ring and for bolt handle clearance. Note the 4 milled slots on the left receiver rail to
reduce weight. Machine-cut checkering is very well done in an attractive pattern. The
rifle has the excellent AccuTrigger, which broke cleanly at 3 pounds, 2 ounces and was
easily adjusted to 2-1/4 pounds.
Savage has replaced the obtrusive right-side bolt release with a plunger release
ahead of the triggerguard. The barrel locking nut is now rounded to match the front
of the receiver. Both changes make the rifle much more visually appealing. The
Lightweight Hunter has milling cuts on the receiver bridge as well as spiral bolt
flutes to reduce weight.
It’s A Shooter
Accuracy was very good (no surprise from a Savage rifle). The loads I used included Remington cases, W-W primers, Nosler 120-grain Ballistic Tip and Hornady 140-grain A-Max bullets, Alliant RL-17 and Ramshot Hunter powders. The barrel is throated so I could seat bullets out to just touch the lands, with the cartridges still fitting and feeding from the magazine.
Both bullets provided minute-of-angle accuracy in the Savage. As with any light rifle, minor inconsistencies in hold, which might go unnoticed in a heavy rifle, will pop a round out of the group.
The Burris 2-7×35 Fullfield E1 matches up nicely with this compact rifle. This scope has a separate power ring, unlike the Fullfield II, so the eyepiece doesn’t rotate when changing power. The reticle is etched on glass. Optics of the Burris are really good, as sharp and bright as scopes costing much more. A rapid focusing ring is used to adjust focus for individual eyesight.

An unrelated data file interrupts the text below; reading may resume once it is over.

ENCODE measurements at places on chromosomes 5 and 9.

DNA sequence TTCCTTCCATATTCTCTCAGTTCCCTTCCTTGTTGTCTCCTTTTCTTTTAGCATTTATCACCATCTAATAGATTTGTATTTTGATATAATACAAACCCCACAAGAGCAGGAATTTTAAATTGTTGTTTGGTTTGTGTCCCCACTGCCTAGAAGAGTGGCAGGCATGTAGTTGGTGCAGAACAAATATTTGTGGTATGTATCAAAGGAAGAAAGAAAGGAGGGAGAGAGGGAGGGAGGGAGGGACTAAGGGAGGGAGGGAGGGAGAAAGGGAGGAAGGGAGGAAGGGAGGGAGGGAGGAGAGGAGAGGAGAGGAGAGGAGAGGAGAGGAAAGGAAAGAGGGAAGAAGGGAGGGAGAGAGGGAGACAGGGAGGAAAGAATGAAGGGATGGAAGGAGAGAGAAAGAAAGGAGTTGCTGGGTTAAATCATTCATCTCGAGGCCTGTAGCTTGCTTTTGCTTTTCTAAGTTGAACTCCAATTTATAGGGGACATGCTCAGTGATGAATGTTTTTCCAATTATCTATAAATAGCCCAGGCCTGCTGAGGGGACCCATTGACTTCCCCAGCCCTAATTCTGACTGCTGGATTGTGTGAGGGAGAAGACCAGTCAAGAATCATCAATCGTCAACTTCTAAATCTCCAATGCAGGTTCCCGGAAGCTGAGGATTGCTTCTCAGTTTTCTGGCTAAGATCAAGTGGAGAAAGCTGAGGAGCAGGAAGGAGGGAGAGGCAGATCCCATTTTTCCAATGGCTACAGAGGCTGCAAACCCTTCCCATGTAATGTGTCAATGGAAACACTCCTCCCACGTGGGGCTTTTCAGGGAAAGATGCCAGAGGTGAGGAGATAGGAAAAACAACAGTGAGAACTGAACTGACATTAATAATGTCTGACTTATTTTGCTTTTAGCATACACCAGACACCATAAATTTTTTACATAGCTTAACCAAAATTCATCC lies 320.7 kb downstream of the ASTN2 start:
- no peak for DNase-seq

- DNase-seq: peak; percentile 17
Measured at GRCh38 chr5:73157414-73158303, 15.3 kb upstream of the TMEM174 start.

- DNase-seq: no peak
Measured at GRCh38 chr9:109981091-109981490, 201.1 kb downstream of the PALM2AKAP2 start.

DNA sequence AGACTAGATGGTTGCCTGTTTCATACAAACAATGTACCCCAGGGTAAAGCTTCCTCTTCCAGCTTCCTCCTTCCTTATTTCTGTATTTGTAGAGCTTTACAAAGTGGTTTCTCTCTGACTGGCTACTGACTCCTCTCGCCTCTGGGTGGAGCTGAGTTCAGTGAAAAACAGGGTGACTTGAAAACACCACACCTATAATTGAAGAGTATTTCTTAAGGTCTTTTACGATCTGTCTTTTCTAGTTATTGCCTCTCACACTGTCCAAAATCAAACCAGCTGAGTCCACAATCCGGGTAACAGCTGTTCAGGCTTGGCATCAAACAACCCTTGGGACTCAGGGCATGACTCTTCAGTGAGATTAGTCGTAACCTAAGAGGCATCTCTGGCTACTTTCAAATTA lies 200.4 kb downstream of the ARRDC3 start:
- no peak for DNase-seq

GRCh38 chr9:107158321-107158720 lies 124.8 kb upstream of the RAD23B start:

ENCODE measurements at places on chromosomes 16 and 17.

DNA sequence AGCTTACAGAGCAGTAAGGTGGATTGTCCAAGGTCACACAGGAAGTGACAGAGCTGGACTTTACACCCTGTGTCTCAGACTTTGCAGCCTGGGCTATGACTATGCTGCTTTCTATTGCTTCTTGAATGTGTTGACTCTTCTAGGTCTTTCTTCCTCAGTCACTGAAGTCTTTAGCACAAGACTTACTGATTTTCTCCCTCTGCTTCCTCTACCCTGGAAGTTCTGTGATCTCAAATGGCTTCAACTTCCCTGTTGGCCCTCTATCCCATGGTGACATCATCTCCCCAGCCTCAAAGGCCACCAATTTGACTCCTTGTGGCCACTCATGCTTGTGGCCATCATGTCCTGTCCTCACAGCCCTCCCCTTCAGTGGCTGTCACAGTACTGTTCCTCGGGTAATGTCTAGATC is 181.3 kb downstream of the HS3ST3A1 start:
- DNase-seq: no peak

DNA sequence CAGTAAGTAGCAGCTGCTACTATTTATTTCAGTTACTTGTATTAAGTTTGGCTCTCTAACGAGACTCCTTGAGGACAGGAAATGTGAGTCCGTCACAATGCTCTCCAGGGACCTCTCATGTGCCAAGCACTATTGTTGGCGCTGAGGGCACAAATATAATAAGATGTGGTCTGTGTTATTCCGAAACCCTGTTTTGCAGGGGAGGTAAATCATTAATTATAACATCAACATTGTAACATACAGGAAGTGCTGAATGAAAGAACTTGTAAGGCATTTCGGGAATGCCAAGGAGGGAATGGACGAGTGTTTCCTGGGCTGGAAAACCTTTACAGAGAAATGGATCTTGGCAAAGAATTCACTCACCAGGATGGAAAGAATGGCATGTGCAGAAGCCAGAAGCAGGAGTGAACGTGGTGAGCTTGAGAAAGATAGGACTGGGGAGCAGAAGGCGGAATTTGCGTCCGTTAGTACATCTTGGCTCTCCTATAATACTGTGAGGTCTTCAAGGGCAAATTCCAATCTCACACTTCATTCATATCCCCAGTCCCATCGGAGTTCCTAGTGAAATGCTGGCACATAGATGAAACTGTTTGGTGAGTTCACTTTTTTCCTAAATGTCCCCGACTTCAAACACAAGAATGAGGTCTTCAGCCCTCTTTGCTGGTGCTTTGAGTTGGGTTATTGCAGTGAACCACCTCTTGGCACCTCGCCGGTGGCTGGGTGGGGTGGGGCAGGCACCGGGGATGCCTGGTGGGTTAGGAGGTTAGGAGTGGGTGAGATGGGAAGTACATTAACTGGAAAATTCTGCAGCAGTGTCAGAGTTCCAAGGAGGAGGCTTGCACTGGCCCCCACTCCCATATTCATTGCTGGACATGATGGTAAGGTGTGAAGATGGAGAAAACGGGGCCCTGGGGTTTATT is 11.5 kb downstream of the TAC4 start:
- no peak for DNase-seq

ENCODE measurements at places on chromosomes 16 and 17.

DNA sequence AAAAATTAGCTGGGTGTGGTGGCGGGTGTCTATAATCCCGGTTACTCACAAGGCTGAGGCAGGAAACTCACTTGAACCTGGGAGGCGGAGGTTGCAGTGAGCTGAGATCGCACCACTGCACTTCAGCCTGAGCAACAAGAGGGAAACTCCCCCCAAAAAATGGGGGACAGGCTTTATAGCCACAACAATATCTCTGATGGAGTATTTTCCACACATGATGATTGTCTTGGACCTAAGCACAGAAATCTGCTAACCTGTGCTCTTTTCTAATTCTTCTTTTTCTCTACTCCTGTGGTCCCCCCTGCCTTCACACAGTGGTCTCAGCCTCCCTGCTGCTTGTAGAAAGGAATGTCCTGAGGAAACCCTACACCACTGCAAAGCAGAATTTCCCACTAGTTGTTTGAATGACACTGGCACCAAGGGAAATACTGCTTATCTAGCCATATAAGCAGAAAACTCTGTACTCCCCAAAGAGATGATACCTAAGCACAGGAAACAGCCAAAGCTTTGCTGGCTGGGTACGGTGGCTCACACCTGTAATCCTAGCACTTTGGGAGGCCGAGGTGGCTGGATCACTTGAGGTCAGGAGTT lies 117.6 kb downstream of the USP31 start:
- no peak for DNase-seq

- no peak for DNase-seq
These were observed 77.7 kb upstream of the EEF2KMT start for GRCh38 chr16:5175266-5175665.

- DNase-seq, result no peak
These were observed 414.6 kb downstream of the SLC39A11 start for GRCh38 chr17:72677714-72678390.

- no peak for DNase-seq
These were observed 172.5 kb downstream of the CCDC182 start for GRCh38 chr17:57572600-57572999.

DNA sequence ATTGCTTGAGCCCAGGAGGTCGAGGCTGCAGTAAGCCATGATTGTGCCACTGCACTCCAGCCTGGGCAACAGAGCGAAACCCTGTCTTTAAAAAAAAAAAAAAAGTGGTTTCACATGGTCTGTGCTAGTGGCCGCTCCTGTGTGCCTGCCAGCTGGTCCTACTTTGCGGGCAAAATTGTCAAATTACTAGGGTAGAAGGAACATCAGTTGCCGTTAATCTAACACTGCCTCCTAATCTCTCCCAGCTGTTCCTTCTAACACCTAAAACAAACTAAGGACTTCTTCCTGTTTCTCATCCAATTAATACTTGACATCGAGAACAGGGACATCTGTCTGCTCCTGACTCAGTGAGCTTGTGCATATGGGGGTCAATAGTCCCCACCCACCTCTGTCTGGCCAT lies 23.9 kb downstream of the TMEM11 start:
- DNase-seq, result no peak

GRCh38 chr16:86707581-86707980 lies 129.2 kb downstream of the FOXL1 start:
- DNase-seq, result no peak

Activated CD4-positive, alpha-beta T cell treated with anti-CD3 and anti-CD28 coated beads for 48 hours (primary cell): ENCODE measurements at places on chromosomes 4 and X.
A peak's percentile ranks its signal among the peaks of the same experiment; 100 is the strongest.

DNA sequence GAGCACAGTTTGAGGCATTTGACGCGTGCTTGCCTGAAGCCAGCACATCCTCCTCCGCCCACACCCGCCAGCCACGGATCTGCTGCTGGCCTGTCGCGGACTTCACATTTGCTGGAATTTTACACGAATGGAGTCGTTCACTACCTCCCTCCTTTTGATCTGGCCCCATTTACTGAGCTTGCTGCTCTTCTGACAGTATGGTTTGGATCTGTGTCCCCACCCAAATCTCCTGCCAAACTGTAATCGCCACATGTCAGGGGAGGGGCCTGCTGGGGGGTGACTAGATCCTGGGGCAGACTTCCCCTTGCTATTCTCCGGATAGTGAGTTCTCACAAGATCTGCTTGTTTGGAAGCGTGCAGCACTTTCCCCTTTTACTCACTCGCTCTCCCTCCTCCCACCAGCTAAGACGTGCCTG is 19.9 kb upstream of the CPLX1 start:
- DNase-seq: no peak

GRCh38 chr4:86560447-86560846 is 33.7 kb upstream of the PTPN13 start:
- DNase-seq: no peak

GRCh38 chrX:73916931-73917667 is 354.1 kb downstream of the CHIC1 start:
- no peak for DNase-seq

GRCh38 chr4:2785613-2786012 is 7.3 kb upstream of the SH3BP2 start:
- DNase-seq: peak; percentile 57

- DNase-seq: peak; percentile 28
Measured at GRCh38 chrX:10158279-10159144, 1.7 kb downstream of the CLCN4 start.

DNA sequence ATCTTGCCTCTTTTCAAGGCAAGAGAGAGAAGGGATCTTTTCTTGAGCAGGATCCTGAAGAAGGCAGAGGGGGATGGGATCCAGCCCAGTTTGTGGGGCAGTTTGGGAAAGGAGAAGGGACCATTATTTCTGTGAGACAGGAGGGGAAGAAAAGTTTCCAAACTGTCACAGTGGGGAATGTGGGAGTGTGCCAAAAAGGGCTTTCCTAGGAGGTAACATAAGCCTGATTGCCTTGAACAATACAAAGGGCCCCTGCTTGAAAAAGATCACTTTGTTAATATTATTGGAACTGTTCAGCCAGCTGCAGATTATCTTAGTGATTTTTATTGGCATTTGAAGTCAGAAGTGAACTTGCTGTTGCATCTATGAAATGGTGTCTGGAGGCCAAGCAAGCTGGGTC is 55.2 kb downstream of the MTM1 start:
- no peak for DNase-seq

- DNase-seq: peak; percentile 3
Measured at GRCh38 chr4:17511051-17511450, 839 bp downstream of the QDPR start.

After 15 minutes submerged in warm water and a night in the deep freeze the Burris scope showed no leaks or fogging. This model has 1/2-MOA clicks, which proved accurate and repeatable. The turrets have no “zero reset” feature after sighting in, making it a bit inconvenient for those who like to click turrets for different ranges. You can still do it; you just have to remember your starting point.
Since the scope has a “Ballistic Plex E1” reticle most users will use the reticle aiming points rather than spin turrets. This reticle has 4 aiming points in addition to the crosshair intersection. Additional dots on left and right are calibrated to a 10 mph full-value wind.
The elevation spacings match up reasonably well with typical cartridge trajectories. With the scope set at 7X, using a 140-grain Hornady A-Max at 2,750 fps and sighted at 100 yards, the other 4 aiming points were within 1/4 MOA of being right on at 200, 300, 400 and 500 yards.
With a cartridge such as .270 Win. or .300 Win Mag, sight for 200 yards and the other aiming points are approximately on at 300, 400, 500 and 600 yards. Obviously this will vary with cartridge, velocity and bullet, and needs to be confirmed by actual shooting at the various ranges.
I found real-world prices lower than suggested retail. I’m reminded again of the remarkable era we’re living in. Laser the range, pick your aiming point and first-shot hits from off the muzzle to 500 yards are routine. All for around $1,000 in a fast handling, well-balanced package under 7 pounds. Very nice!
By Dave Anderson
Model 11 Lightweight Hunter
Maker: Savage Arms
100 Springdale Road, Westfield, MA 01085
Action type: Bolt action
Caliber: .260 Rem, (tested), .223, .243, 6.5 Creedmoor, 7mm-08, .308
Barrel: 20 inches, 1:8 twist
Overall length: 40-1/4 inches
Weight: empty, 5-3/4 pounds
Finish: Matte blue
Stock: American walnut, oil finish, checkered, pillar bedded
Drop at comb: 3/4 inches
Drop at heel: 1 inch
Length of pull: 13-1/2 inches
2-7x35mm Fullfield E1
Maker: Burris Company
920 54th Avenue , Greeley, CO 80634
Power: 2X-7X, Main tube diameter: 1 inch
Objective lens diameter: 35mm
Ocular diameter: 40mm
Eye relief (inches): 3.1 (7X) to 4.1 (2X)
Adjustments: 1/2 MOA
Adjustment range: 60 MOA elevation & windage
Length overall: 11.4 inches
Length of main tube: 5.4 inches
Weight: 12 ounces
Reticle: Ballistic Plex E1